Hello, all. I wanted to provide some specific guidance on ways to stay calm during this final stretch of the first semester. After this, winter break is upon us! Blessed sleep! Blessed Netflix! Until then …
For the current situation, I drew the Major Arcana card of Judgement. This means that we’re all on the cusp of rebirth. This corresponds to many of the “end of’s” that we’re currently facing: end of classes, end of the semester and the end of 2021 (wowza). This card encourages us to look back upon our deeds and honestly evaluate ourselves. Reflect on this year—what’s gone well, what’s gone to hell and all the things in the middle. Reflect on how you’ve grown this past semester and what challenges you faced along the way. From this period of introspection, new directions and possibilities open up before us. Think to yourself: how do I want to be in this home stretch period? How do I want to feel? What do I imagine myself doing? This card is all about realizations following self-examination and introspection.
For the current challenge, I drew the Major Arcana card of The Emperor. This card embodies authority, structure and stability. Here, the mind rules over the heart. This is exactly the problem, folks. When we are challenged intellectually, like with finals, we often rise to meet that challenge on intellectual terms and completely neglect critical emotional responses. We often forgo sensitivity, flexibility, forgiveness and understanding during this time in favor of order, schedules and “staying on track.” We neglect our hearts, which are equally tested by this stressful period of time. Remember to check in often with how you’re feeling—are you hungry? Are you tired? Are you sad, frustrated or stressed? Try to start and maintain a practice of taking emotional and bodily stock so that you can stay present and grounded—and so that you can be kind to yourself. If you’re hungry, please eat. If you’re tired, please take a nap or go to bed early. If you’re feeling upset, talk with someone! A friend, a parent or a professor. If you’re feeling overwhelmed, please advocate for yourself. Hard deadlines are not more important than your well-being. Period. Of course, as a student myself, I know that missing deadlines can often negatively affect your well-being. In these cases, if the suffering that comes from trying to make these deadlines outweighs the potential suffering that’d result from missing it, miss the deadline. Trust that there is a solution that is not so painful. Please, be forgiving of yourself if this happens, even though there is nothing to forgive. You did nothing wrong.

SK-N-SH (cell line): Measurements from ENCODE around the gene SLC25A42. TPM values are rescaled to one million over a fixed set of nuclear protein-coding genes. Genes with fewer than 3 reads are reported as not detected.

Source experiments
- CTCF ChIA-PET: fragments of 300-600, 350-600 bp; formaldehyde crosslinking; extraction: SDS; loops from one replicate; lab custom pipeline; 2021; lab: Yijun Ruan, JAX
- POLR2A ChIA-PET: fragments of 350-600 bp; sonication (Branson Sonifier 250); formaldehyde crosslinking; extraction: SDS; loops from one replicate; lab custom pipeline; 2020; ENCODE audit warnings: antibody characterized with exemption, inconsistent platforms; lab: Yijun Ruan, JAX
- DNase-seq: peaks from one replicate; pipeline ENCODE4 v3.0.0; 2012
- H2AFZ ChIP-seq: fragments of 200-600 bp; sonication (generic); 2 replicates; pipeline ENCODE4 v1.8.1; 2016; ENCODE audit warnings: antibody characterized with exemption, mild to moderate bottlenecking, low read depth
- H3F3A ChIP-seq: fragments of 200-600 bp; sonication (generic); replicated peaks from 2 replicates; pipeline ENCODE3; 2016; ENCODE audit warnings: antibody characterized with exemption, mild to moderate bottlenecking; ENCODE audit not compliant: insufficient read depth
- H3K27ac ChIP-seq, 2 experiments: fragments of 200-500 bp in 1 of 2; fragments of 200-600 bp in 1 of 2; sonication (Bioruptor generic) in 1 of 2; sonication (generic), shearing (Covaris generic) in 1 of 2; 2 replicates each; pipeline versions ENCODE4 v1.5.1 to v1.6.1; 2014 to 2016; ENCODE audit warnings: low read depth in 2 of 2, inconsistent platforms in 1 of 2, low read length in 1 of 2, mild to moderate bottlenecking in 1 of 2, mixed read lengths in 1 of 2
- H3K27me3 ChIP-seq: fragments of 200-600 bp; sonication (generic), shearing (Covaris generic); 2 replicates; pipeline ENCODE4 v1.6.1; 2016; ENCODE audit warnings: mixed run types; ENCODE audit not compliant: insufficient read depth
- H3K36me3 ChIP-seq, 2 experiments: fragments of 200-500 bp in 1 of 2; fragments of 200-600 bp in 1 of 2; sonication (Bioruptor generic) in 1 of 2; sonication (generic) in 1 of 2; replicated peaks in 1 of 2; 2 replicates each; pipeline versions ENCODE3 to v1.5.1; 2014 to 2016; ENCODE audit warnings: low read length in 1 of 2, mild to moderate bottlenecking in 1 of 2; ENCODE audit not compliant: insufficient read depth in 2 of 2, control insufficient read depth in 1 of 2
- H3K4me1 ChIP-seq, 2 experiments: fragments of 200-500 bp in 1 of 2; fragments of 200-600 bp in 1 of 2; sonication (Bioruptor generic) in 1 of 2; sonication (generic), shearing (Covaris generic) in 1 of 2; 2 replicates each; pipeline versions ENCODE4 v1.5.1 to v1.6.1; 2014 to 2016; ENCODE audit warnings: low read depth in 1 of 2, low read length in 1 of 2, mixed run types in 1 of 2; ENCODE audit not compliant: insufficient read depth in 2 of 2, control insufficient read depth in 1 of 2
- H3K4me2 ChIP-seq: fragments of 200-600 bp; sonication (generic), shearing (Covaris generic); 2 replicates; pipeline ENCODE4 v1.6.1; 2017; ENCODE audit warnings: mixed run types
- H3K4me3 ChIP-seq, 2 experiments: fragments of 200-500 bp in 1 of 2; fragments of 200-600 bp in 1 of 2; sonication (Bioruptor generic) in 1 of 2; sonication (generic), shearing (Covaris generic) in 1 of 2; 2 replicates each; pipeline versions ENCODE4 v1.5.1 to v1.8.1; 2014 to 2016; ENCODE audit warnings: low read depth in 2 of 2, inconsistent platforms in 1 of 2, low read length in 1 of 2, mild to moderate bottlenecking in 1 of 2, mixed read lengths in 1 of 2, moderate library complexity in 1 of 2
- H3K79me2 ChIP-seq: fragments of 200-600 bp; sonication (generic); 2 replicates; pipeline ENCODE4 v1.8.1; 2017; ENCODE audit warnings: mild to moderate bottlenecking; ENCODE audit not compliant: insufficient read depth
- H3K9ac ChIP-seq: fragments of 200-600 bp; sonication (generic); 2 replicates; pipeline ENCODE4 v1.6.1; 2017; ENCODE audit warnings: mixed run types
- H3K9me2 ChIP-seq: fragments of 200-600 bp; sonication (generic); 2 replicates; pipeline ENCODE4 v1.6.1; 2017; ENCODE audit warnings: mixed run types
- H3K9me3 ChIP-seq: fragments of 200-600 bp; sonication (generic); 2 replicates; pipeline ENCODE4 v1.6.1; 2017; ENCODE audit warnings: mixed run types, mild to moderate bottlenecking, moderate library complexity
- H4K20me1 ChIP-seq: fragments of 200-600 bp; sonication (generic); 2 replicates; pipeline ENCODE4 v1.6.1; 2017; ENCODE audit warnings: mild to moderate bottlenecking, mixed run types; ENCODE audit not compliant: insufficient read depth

For general advice, I drew the Nine of Swords. This card represents anxiety when you are trapped by your own negative thoughts. That idea of being trapped is exactly it—you’re trapped, but the situation might not necessarily warrant that worry. This card speaks to the thinking and worrying that leaves you feeling paralyzed and helpless. The situation might be high-stakes, but it doesn’t automatically need to be stressful. This sounds a lot like “oh, you’re depressed? Just be happy!” but hear me out. First, the fact that you’re stressed is telling you important information—either the work ahead of you is too challenging, you’re being too hard on yourself or you care very much about how you perform in finals. However, after you recognize the stress response, you can take action to reduce it. You don’t need the stress anymore after that. It’s hurting you at that point. Making time for meditation, fun and laughter can help. Taking a more objective look at what the situation is can also help to ground and distance yourself from the worries, which often whip circumstances out of proportion. All this is not to say that your stress isn’t valid or that it doesn’t mean anything. Your stress is valid—it’s important. However, stress gets in the way more than it ever helps. Nor does stress change the situation for the better. It just makes living in the present more upsetting. Of course, all of this is easier said than done. But please remember that, no matter how stressed you are, you always have the power to make some positive changes in your life. Naturally, the burden to reduce student stress should not fall solely on students, but that’s a conversation for another time
Mama Sullivan once shared a story that went something like this (I don’t remember the details, so I’m liberally embellishing. This is a liberal arts school, after all): she was a college student, just like us, attending school in the city. She often commuted from place to place via the train. One day, on the way to an important event, she realized that the train was going to be late. ‘Oh, shit!,’ she thought. Her mind began to race about what would happen if she missed part of this event. She looked anxiously outside at other passengers entering and exiting the train while silently screaming for them to haul ass faster. Every subsequent stop the train made was like a punch to the face, as she helplessly watched the painfully slow stops and starts of the train cars. After this nail-biting went on for quite some time, she had another realization: wait, worrying about this train will not make it go any faster, it’ll only make me miserable.
Hopefully, we can all ride the train more peacefully, whether it arrives late or not.
My love is with you all!